Black Student Representation at Public State Colleges and Universities
If America’s public colleges and universities are supposed to be true democratic engines of opportunity and social mobility, their student body and graduates should at least mirror the racial and ethnic demographics of the state in which they reside. Public institutions should reduce — rather than exacerbate — race-based inequalities and advance the public interest by ensuring all Americans, regardless of race or ethnicity, are able to seek and earn a college degree. Although these expectations of public colleges and universities are more than sensible, they reflect more of an idealistic aspiration than a current reality.
It is well-known that Black students continue to be underrepresented at the public flagship universities in most states. But how about at the hundreds of other public institutions of higher education across the country, both two-year and four-year? That’s the question we’ve set out to answer with our State of Higher Education Equity project. As the next part in the project, Broken Mirrors digs deeper into where Black students go to college and what kinds of degrees they receive.
To do this, we posed six questions related to Black student representation among undergraduates and degree earners. The answers clearly illustrate that public institutions in too many states are falling short of their obligation to enroll and graduate Black students.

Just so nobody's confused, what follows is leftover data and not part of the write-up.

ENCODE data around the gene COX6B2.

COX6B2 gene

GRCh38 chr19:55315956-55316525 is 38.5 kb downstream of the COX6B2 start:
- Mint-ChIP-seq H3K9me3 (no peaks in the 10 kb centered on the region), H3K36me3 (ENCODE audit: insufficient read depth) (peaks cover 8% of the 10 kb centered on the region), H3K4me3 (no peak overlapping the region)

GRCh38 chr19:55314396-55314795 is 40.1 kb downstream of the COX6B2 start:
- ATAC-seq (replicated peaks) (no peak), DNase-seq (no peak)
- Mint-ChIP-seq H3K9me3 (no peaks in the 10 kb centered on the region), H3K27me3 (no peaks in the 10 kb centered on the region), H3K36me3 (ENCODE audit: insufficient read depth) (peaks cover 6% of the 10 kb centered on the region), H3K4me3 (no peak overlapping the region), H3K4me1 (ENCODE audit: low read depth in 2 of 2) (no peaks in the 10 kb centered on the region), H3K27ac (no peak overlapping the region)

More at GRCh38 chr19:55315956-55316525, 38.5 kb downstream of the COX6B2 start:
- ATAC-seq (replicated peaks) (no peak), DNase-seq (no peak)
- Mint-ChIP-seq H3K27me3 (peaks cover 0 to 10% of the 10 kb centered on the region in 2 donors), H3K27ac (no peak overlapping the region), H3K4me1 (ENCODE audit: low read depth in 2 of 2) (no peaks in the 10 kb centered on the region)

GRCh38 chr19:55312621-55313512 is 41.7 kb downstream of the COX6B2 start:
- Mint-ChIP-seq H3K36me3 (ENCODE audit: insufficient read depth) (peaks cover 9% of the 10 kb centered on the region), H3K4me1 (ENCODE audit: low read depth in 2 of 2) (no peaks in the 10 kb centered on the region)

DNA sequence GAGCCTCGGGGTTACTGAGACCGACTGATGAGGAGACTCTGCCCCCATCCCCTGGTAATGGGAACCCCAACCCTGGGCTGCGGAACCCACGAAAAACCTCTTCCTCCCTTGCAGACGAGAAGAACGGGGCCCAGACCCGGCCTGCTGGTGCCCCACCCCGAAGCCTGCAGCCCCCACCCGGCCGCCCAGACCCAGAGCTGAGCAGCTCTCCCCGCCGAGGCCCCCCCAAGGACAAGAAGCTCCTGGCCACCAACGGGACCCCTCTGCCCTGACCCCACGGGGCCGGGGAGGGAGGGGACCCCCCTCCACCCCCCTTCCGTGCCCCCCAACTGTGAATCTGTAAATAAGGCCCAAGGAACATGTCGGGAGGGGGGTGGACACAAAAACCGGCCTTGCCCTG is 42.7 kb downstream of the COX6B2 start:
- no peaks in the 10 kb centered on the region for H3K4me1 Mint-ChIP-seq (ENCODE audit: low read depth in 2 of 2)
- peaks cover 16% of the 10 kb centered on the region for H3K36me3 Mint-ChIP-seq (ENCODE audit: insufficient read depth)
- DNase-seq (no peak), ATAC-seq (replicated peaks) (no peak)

- In roughly half of the 41 states, Black enrollment at community and technical colleges fails to reflect the state’s racial composition of Black residents.
- Black students are underrepresented at four-year public institutions in 37 of the 41 states we examined.
- In three out of four states, the colleges with the most stringent admissions standards enroll White students at a higher rate than they enroll Black students.
- Black graduates were underrepresented among associate degree earners in 33 of the 41 states we examined.
- Only three of the 41 states we examined had an equitable share of Black bachelor’s degree earners compared to the state’s demographics.
How then can policymakers, advocates, and education leaders start moving toward educational justice? To get you started, here are some questions to ask.